Air lift service allegedly fails to properly intubate patient, suit claims
The parents of a deceased woman have filed suit against the air lift service and one of its employees who helped transport the woman to a hospital, claiming the employee of the air lift service incorrectly inserted an esophageal tube into the woman and caused her death.
Lyndon and Donna Prest claim Leslie Shelton was returning to her home in Coulterville on Oct. 16, 2008, when she was involved in a single-vehicle accident. According to the complaint filed March 9 in St. Clair County Circuit Court, Shelton was driving west on Lindel Street, about 185 feet west of its intersection with Priest Road, when her truck veered off the road, traveled through a ditch and struck an embankment. That caused the vehicle to roll onto its passenger side and Shelton had to be extricated from it, the suit states.
Following the accident, Shelton died of hyupoxicischemic encephalopathy due to cardiopulmonary arrest associated with esphogeal intubation for a possible head injury, the complaint says. The Prests claim their daughter was pronounced dead at St. Louis University Hospital after she was declared brain dead on Oct. 20, 2008. Shelton, a divorced woman, left behind two children at the time of her death -- an 18-year-old daughter and a 16-year-old son, according to the complaint.
The Prests say their daughter's death never would have occurred if not for the negligence of defendants Air Methods Corporation doing business as Arch Air Medical Services, and Jason Suedmeyer.
"As a result of the foregoing death of decedent which was a direct and proximate result of the negligence and conscious disregard for the treatment of and monitoring of decedent's medical condition, decedent's minor children/heirs at law have been deprived of the society and of a kind and loving mother's companionship and love they had the right to expect," the suit states.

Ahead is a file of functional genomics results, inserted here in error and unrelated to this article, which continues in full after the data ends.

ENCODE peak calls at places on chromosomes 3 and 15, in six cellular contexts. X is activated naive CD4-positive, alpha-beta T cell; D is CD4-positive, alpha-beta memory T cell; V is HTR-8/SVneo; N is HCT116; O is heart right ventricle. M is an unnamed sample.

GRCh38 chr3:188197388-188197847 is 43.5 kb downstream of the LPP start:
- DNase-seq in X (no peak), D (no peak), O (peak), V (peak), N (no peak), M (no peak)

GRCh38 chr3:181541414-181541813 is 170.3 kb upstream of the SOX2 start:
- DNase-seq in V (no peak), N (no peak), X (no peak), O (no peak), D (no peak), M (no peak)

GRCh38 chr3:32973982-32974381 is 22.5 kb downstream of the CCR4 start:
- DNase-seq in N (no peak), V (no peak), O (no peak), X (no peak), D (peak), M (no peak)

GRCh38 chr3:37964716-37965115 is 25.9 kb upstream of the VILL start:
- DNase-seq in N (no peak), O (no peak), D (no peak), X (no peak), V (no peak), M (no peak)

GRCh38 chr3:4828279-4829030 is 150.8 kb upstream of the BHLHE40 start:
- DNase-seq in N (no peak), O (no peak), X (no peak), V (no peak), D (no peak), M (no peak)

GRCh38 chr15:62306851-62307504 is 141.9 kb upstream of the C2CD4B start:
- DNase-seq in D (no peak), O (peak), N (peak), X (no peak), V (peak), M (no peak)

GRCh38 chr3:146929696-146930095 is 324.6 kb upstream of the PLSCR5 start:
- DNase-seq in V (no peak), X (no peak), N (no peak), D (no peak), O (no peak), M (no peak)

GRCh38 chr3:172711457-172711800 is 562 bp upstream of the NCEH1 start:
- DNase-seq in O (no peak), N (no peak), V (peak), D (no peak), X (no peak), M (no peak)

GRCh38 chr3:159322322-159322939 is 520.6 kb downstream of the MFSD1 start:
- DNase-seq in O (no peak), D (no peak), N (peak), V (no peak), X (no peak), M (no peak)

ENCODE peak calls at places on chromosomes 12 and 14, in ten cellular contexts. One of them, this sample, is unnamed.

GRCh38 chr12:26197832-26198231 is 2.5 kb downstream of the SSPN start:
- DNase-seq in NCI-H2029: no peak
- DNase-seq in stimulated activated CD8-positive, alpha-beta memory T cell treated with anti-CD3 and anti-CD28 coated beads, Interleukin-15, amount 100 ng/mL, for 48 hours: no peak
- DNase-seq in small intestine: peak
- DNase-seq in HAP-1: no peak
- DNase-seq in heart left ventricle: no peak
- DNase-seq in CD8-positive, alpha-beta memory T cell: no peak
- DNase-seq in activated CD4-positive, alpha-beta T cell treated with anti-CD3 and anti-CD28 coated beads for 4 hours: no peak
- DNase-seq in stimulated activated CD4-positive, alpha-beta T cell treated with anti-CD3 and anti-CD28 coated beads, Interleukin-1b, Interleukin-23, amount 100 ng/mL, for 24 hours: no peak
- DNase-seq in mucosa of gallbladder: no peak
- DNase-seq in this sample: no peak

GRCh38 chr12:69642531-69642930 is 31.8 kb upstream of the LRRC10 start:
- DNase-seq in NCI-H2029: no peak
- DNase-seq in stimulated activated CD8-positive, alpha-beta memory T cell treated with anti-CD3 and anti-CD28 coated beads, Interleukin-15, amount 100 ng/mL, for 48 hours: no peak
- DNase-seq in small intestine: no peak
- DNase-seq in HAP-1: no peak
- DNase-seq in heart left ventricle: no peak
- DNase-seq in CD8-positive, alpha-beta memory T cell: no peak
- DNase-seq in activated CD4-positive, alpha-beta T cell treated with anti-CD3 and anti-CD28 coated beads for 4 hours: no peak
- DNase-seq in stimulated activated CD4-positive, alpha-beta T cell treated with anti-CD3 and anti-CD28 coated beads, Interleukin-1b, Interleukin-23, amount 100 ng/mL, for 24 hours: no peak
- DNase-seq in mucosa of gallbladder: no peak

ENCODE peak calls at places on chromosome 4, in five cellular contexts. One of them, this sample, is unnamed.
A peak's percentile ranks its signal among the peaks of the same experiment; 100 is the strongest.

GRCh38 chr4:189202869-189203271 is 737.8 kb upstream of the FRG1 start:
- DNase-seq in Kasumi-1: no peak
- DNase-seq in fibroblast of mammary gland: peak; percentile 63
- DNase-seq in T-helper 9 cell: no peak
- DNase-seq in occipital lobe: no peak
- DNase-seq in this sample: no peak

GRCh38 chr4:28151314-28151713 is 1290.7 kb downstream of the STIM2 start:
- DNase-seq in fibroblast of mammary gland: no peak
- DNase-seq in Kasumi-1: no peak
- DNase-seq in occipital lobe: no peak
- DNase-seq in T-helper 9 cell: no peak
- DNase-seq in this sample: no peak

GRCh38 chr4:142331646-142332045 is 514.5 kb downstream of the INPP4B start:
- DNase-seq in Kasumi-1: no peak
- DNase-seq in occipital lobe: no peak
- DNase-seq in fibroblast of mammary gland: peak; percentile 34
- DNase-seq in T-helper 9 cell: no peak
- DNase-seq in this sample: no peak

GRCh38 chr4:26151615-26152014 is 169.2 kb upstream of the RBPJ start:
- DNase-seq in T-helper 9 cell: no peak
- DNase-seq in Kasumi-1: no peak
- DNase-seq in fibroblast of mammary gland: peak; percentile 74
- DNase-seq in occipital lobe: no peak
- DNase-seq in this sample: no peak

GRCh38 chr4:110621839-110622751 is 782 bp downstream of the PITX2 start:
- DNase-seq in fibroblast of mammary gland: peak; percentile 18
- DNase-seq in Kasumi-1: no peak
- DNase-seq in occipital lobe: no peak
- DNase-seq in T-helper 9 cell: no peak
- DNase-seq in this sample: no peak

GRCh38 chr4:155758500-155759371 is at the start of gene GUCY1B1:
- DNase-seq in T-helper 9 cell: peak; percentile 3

In addition, Shelton's children have incurred funeral and burial costs and have suffered grief, sorrow and mental anguish, the complaint says.
Arch and Suedmeyer negligently failed to ensure consideration and investigation of the need for RSI protocol, failed to ensure protocol to pre-oxygenate a patient with 100 percent oxygen, failed to ensure protocol as to three to five minutes or four to five vital capacity breaths in a spontaneous breathing, failed to ensure protocol as to placement of Shelton in a neutral position before performing the intubation procedure and failed to ensure protocol to suction Shelton's airway, according to the complaint. In addition, the defendants failed to ensure they would monitor Shelton following the intubation procedure, failed to ensure they would recognize improper intubation in time for successful reintubation, failed to require the air transport unit had all the required equipment to perform an intubation procedure and failed to ensure its employee had proper training, the suit states.
In their four-count suit, the Prests seek a judgment of more than $100,000 and a judgment for Shelton's lost wages, medical expenses and her pain and suffering.
They will be represented by Charles H. Stegmeyer of Stegmeyer and Stegmeyer in Belleville.
St. Clair County Circuit Court case number: 10-L-105.